Don’t Let Distracted Driving Kill You: Drive Safe

Driving is a very safe mode of transportation – assuming that you and the other drivers on the road drive safe. The problem is that we are in such a rush to communicate, at every opportunity and second of the day that we often communicate while we’re driving.
Driving requires total (or at least 99%) concentration on the road, in particular ensuring your EYES are always on the road.
You think you can brake fast? I’m sure you can. But if you’re putting on makeup, texting or reading – you’re often distracted for too long to break in time. If you need to communicate in the car, setup your technology so that you can do it by having your eyes on the road!

Mobile accessory maker Jabra released some information on a study they conducted, which hopefully will prove sobering for you:
The most common harrowing activities while driving include texting, eating, changing clothes, operating GPS systems, yelling at other drivers, and even performing sexual acts while driving. To compound issues, only a small percentage (32%) of the survey respondents reported they’re using a hands-free device, which is the law in many regions.
For commuters, some activities may seem time-saving, with 35 percent admitting that they have taken clothes off or put clothes on while the car is in motion and another 23% admitting to often styling their hair, but ultimately these acts are perilous, resulting in humiliating or more serious injuries.


The majority of respondents (72%) also admitted to eating food while driving, which might seem convenient with fast food and drive-throughs, but for others’ safety it is important to keep both hands on the wheel, not the meal.
“It is truly unbelievable what people are doing while driving. The results of our survey show that so many people are distracted and doing other things while on the road – even though they know the consequences that can occur,” said Jonas Forsberg, General Manager North America, Mobile Division, GN Netcom, Inc. ”We are dedicated to increasing our efforts to encourage people to focus on the road and to use a hands-free headset or speakerphone if they want to talk or text while driving. We hope that people will soon understand the implications of these bad behaviors and will change their own behavior accordingly.”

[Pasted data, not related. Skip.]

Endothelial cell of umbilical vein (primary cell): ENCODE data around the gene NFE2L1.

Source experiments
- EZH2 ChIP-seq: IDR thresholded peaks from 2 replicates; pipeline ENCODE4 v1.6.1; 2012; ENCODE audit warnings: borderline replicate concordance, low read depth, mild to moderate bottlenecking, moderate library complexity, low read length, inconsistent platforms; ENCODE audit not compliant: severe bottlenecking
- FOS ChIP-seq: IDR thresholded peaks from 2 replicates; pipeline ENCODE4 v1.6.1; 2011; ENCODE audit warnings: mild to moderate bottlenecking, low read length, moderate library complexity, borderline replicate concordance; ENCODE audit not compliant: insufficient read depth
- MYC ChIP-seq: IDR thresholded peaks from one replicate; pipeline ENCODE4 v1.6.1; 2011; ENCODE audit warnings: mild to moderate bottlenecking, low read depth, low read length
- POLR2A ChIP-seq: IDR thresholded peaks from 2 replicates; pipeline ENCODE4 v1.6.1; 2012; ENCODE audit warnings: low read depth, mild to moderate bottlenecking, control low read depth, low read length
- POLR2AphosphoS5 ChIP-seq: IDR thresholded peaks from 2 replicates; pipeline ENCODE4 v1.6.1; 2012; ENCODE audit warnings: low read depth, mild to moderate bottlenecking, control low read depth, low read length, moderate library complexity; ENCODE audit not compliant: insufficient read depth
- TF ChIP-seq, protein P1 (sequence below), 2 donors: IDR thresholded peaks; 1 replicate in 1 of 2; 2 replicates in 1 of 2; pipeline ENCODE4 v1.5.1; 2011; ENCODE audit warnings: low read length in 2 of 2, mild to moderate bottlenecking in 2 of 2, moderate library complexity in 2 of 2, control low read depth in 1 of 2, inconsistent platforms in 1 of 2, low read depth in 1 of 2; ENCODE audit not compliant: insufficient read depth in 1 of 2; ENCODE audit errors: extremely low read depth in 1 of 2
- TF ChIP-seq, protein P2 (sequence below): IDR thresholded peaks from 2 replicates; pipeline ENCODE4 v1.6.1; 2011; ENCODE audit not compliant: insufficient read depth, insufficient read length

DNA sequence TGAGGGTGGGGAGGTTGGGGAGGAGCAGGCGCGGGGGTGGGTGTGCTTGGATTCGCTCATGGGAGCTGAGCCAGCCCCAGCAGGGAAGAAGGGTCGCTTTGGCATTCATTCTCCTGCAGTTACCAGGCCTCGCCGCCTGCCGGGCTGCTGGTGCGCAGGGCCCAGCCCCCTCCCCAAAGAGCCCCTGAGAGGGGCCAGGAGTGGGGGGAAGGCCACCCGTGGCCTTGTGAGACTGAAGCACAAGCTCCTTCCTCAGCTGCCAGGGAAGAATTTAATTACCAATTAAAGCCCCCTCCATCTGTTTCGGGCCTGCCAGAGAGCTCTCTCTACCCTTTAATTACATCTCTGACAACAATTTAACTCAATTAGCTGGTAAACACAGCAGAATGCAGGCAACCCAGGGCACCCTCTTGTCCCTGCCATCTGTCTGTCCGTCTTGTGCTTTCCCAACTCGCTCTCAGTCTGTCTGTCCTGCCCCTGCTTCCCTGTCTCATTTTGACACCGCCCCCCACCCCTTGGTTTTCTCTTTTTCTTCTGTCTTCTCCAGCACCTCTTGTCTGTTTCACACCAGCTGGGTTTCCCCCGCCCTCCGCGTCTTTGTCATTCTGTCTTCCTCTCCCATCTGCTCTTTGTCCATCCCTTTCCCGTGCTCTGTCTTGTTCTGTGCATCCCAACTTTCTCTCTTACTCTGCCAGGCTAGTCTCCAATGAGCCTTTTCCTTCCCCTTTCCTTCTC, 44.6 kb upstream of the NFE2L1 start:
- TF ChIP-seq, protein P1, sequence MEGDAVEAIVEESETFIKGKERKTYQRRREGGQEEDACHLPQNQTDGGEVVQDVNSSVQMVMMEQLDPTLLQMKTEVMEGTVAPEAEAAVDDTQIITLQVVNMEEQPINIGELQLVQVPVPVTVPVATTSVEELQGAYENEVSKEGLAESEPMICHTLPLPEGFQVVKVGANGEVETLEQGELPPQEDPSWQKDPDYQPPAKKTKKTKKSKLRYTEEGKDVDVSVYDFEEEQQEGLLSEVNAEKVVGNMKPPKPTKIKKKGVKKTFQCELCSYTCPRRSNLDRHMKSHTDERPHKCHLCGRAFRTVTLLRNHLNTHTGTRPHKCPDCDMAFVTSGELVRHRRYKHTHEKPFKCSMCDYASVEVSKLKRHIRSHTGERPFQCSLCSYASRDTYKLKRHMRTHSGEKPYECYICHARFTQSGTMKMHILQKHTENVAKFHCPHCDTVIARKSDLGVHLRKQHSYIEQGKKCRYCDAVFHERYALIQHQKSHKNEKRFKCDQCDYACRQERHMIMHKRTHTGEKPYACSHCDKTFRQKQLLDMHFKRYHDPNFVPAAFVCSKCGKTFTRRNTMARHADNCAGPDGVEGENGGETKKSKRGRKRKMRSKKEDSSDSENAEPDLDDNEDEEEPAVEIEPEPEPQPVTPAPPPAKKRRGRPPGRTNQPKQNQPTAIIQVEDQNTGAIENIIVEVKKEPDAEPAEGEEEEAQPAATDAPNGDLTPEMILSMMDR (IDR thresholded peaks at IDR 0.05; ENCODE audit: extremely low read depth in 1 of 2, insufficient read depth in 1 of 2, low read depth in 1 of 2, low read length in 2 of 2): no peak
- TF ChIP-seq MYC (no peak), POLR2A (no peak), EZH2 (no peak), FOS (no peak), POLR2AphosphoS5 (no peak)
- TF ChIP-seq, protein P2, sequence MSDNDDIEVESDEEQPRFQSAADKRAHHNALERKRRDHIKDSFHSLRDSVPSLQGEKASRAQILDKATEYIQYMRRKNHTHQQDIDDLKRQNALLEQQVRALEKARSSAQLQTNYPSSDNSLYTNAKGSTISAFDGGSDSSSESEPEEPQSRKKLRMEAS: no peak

Further survey findings include:

  • 29% of respondents admitted to having kissed others while driving, whereas a smaller, but surprising number (15%) said they have performed sex or other sexual acts while driving
  • 28% confirmed they have sent text messages while driving
  • 13% reported they have applied makeup while driving
  • 12% admitted to having written or read emails while driving
  • 10% reported reading newspapers or magazines while driving
  • 5% confessed to having played video games, and another 5% say that they have shaved while behind the wheel

Road rage in general appears to be a global issue, with 63 percent reporting that they yell at other motorists while driving – and the French appear to be the biggest offenders. Young people (age 18-35) from all countries also appear to be engaging in bad driving behaviors with higher frequency, but at the same time don’t feel that these activities are as dangerous as perceived by those who are older. Across the board, the Japanese are the worst offenders when it comes to personal grooming while driving and electronic distractions like video games, movies, audio books, and music devices. Alternatively, the British appear to be more safety oriented with the highest level of awareness around highly dangerous driving behaviors.